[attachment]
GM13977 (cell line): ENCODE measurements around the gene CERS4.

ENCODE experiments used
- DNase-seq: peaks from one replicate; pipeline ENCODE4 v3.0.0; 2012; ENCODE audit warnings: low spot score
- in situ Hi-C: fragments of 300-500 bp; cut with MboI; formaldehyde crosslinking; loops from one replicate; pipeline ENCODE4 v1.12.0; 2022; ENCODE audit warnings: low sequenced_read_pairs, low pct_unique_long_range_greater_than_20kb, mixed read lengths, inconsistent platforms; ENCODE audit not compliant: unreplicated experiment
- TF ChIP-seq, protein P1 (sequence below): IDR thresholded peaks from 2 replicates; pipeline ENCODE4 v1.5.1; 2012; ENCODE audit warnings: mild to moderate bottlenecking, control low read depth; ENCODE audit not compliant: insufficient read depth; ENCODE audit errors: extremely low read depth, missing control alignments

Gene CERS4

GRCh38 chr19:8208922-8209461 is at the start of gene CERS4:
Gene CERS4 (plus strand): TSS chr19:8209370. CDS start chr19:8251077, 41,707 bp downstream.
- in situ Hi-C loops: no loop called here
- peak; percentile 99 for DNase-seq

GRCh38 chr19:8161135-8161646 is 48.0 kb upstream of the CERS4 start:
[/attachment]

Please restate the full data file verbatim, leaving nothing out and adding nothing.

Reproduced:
GM13977 (cell line): ENCODE measurements around the gene CERS4.

ENCODE experiments used
- DNase-seq: peaks from one replicate; pipeline ENCODE4 v3.0.0; 2012; ENCODE audit warnings: low spot score
- in situ Hi-C: fragments of 300-500 bp; cut with MboI; formaldehyde crosslinking; loops from one replicate; pipeline ENCODE4 v1.12.0; 2022; ENCODE audit warnings: low sequenced_read_pairs, low pct_unique_long_range_greater_than_20kb, mixed read lengths, inconsistent platforms; ENCODE audit not compliant: unreplicated experiment
- TF ChIP-seq, protein P1 (sequence below): IDR thresholded peaks from 2 replicates; pipeline ENCODE4 v1.5.1; 2012; ENCODE audit warnings: mild to moderate bottlenecking, control low read depth; ENCODE audit not compliant: insufficient read depth; ENCODE audit errors: extremely low read depth, missing control alignments

Gene CERS4

GRCh38 chr19:8208922-8209461 is at the start of gene CERS4:
Gene CERS4 (plus strand): TSS chr19:8209370. CDS start chr19:8251077, 41,707 bp downstream.
- in situ Hi-C loops: no loop called here
- peak; percentile 99 for DNase-seq

GRCh38 chr19:8161135-8161646 is 48.0 kb upstream of the CERS4 start: